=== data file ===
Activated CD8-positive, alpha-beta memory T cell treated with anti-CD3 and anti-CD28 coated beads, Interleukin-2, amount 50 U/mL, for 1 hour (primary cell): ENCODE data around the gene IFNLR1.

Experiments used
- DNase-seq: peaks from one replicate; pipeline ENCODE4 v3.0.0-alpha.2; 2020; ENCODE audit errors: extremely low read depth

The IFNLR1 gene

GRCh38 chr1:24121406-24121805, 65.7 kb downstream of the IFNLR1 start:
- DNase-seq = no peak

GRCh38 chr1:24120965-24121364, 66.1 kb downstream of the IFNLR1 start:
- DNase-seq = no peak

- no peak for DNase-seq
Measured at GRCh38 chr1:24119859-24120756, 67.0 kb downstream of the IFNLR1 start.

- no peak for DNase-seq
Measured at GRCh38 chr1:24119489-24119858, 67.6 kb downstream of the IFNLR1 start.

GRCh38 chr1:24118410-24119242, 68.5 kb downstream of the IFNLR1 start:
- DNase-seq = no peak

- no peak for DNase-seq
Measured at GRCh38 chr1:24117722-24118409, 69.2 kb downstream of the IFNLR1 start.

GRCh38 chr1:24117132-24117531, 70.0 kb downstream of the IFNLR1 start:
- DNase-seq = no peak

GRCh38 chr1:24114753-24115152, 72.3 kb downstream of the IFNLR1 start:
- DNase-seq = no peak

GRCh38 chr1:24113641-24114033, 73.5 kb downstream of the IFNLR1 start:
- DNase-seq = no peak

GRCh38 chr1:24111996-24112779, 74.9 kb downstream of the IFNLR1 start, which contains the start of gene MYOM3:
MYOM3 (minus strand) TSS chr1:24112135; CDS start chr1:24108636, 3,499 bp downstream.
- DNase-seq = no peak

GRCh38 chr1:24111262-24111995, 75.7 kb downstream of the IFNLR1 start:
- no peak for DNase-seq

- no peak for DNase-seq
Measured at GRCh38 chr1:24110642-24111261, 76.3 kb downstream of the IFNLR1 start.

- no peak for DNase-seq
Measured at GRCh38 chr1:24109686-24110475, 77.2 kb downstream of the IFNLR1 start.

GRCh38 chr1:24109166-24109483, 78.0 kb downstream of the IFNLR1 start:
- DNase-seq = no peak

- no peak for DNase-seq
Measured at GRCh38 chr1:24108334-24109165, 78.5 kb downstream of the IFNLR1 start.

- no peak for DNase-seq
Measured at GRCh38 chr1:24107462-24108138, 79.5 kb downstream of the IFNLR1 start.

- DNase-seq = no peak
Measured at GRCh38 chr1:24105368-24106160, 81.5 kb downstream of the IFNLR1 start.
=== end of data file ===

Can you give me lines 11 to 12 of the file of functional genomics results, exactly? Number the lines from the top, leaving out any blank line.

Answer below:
- no peak for DNase-seq
Measured at GRCh38 chr1:24119489-24119858, 67.6 kb downstream of the IFNLR1 start.